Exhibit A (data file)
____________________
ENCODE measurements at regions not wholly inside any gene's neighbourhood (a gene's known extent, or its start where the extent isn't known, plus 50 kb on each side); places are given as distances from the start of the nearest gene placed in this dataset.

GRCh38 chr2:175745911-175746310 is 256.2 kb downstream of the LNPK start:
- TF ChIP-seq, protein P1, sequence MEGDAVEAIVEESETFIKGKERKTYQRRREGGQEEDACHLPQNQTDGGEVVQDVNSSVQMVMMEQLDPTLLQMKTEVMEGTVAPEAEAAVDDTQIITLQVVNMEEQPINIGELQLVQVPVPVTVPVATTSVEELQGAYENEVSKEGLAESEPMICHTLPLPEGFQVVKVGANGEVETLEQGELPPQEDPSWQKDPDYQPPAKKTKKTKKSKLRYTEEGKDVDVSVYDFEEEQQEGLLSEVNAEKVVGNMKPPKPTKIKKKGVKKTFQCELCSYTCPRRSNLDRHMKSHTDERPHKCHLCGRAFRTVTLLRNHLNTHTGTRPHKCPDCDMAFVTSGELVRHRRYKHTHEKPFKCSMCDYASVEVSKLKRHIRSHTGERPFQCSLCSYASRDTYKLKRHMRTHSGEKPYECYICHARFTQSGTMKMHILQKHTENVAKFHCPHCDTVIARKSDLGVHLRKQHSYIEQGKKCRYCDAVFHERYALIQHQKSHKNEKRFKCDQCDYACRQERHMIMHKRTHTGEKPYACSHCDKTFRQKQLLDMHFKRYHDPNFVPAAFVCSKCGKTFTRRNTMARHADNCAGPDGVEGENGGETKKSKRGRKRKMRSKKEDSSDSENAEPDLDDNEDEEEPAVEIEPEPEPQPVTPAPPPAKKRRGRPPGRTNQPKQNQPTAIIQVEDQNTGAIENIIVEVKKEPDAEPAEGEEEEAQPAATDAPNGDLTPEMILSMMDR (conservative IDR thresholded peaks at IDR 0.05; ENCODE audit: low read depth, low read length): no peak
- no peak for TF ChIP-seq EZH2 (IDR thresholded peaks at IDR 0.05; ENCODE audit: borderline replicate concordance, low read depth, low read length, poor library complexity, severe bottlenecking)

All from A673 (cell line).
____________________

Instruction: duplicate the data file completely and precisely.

ENCODE measurements at regions not wholly inside any gene's neighbourhood (a gene's known extent, or its start where the extent isn't known, plus 50 kb on each side); places are given as distances from the start of the nearest gene placed in this dataset.

GRCh38 chr2:175745911-175746310 is 256.2 kb downstream of the LNPK start:
- TF ChIP-seq, protein P1, sequence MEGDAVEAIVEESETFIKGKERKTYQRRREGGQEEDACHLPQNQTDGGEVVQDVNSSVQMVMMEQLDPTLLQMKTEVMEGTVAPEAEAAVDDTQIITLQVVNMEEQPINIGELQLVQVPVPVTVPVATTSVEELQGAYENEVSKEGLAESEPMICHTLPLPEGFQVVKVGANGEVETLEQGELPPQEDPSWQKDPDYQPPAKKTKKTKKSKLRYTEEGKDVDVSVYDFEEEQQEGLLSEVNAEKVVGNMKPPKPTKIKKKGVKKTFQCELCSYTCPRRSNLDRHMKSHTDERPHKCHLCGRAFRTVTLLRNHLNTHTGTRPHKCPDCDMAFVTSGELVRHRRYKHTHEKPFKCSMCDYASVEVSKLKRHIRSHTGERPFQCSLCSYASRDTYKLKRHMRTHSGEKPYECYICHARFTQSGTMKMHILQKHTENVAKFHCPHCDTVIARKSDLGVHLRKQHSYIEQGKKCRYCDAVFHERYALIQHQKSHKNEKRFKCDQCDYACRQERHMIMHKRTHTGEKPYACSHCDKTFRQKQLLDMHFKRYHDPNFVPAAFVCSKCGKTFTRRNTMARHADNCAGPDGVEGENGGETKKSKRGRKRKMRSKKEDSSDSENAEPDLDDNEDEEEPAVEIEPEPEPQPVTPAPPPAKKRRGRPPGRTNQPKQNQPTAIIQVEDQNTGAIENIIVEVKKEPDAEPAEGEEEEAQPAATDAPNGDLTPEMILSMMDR (conservative IDR thresholded peaks at IDR 0.05; ENCODE audit: low read depth, low read length): no peak
- no peak for TF ChIP-seq EZH2 (IDR thresholded peaks at IDR 0.05; ENCODE audit: borderline replicate concordance, low read depth, low read length, poor library complexity, severe bottlenecking)

All from A673 (cell line).